Saint Cyricus

Object Details


Saint Cyricus


Francesco Laurana (Dalmatian, about 1420 - 1502)




Italy (Place created)


about 1470 - 1480




48.3 × 38.7 × 21 cm (19 × 15 1/4 × 8 1/4 in.)

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In great sadness yet trusting in imminent salvation, a young child raises his eyes to heaven. The half-length figure rises from an oval plinth and grasps a palm and a laurel branch in one hand. Conventional signs of martyrdom and victory over death, the branches help identify the figure as the infant Saint Cyricus. In 304 this Roman toddler was martyred at the age of two and a half years, along with his mother Saint Julitta, a Christian who refused to pray to "false idols." According to legend, Saint Cyricus endured brutal tortures: sawing in half, flaying, and boiling in a cauldron. These episodes may have inspired both the unusual half-length form of this representation and the oval plinth, which recalls the shape of a cauldron. Francesco Laurana combined traditional symbols of sainthood such as the palm and laurel branches, specific references to the saint's life story, and a remarkable naturalism, making the work all the more moving by suggesting the horror of tortures perpetrated upon a helpless infant.

1950s - 1995

Georges Saalman, died 1995 (Paris, France), by inheritance to his widow, Mrs. Georges Saalman.

1995 -

Mrs. Georges Saalman (Paris, France), placed on consignment at Sotheby's, London, 1995.

1996 -

The J. Paul Getty Museum at the Getty Center (Los Angeles, California), acquired from Sotheby's, London by private treaty.


Fusco, Peter. "An Image of Saint Cyricus by Francesco Laurana." La scultura II: Studi in onore di Andrew S. Ciechanowiecki. Antologia di belle arti 52-55 (1996) p. 8-16.

Fusco, Peter. Summary Catalogue of European Sculpture in the J. Paul Getty Museum (Los Angeles: J. Paul Getty Museum, 1997) p. 31, ill.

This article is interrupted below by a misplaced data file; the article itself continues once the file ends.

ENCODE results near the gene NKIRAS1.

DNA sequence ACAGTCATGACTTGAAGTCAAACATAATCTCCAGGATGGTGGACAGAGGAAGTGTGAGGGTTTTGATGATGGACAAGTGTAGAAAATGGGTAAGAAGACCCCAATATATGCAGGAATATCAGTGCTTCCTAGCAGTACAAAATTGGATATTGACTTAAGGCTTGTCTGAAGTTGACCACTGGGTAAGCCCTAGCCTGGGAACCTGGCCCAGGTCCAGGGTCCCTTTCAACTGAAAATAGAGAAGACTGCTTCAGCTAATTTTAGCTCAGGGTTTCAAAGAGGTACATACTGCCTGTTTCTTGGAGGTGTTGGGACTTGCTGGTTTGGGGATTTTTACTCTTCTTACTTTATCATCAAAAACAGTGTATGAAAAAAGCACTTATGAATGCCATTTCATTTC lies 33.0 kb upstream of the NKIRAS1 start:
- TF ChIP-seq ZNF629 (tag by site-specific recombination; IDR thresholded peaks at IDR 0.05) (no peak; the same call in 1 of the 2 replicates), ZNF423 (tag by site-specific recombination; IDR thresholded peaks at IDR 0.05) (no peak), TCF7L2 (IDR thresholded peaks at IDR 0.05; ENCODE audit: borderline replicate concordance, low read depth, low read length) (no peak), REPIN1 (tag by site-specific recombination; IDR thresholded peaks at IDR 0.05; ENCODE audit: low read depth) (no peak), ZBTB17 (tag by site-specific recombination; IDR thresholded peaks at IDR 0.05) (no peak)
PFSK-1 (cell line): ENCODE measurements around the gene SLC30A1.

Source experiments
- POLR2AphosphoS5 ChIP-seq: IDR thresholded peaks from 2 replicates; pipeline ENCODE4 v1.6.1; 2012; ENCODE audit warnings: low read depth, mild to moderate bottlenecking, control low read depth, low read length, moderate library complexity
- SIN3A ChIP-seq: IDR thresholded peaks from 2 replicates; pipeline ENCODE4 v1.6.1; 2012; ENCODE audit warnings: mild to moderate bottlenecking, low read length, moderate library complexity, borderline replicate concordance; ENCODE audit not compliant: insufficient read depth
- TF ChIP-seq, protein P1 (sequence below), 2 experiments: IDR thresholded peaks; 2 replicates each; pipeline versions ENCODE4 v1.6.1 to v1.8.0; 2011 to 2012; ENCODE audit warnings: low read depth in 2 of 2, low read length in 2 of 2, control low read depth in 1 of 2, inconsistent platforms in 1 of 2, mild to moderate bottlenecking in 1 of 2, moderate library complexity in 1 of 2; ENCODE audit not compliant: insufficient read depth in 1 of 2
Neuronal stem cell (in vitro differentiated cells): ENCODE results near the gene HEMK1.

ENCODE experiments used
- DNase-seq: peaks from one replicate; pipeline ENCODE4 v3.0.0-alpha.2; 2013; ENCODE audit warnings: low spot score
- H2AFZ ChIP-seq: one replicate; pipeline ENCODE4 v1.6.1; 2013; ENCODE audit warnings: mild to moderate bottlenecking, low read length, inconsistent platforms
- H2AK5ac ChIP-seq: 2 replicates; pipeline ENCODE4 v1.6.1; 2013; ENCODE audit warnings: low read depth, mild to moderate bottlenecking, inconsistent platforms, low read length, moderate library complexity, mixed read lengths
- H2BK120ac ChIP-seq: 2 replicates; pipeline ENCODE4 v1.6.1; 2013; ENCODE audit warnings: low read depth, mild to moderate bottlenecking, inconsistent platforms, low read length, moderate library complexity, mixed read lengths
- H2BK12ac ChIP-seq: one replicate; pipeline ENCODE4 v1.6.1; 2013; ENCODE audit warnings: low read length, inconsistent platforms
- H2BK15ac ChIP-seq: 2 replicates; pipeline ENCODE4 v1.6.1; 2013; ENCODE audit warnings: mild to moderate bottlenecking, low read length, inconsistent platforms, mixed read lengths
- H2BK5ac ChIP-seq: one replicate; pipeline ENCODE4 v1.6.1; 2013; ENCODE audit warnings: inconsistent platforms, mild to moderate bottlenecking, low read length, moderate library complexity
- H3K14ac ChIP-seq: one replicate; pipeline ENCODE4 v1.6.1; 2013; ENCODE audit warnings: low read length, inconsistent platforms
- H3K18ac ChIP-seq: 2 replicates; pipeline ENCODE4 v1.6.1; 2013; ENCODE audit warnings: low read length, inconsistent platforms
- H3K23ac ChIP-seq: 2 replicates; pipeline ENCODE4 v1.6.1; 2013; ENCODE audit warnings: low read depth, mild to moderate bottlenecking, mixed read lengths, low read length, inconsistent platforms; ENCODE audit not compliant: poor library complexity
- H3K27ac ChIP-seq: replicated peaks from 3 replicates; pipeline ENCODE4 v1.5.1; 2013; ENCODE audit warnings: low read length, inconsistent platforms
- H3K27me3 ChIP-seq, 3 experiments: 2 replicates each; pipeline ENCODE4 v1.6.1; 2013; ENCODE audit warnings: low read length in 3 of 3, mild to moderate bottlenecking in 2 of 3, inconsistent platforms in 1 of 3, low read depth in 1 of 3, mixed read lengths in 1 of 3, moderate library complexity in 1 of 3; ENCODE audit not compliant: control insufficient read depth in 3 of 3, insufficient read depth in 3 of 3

Bassett, Jane, and Peggy Fogelman. Looking at European Sculpture: A Guide to Technical Terms (Los Angeles: J. Paul Getty Museum, 1997) p. 98.

"Museum Acquisitions Between July 1, 1996, and June 30, 1998." The Report of the J. Paul Getty Trust, 1997-1998. p. 78.

Fusco, Peter, Peggy Anne Fogelman, and Marietta Cambareri. Masterpieces of the J. Paul Getty Museum: European Sculpture (Los Angeles: J. Paul Getty Museum, 1998) pp. 14-17, no. 1, ill., entry by Peter Fusco.

Malgouyres, P., and Philippe Sénéchal, Peintures et sculptures d'Italie: Collections du XVe au XIXe siecle du Musée Calvet, Avignon (Avignon: Musée Calvet, 1998) p. 100.

"Museum Acquisitions." Report of the J. Paul Getty Trust, 1997-1998 (Los Angeles, 1998) p. 78.

Damianaki, C. The Female Portrait Busts of Francesco Laurana (Rome: Vecchiarelli, 2000) p. 5.

Fogelman, Peggy and Peter Fusco with Marietta Cambareri. Italian and Spanish Sculpture: Catalogue of the J. Paul Getty Museum (Los Angeles: J. Paul Getty Museum, 2002) pp. 4-11, no. 1.

Italian and Spanish Sculpture: Catalogue of the J. Paul Getty Museum Collection (Los Angeles: Getty Publications, 2002) pp. 4-11, ills. 1-1C .

Kohl, Jeanette. "Morals, Males, and Mirrors. Some Thoughts on Busts of Boys in the Renaissance." In Desiderio da Settignano, Proceedings of a conference, Florence, May 9-12, 2007. Joseph Connors, ed. (Venice: Marsilio, 2011) p. 92, fig. 1.

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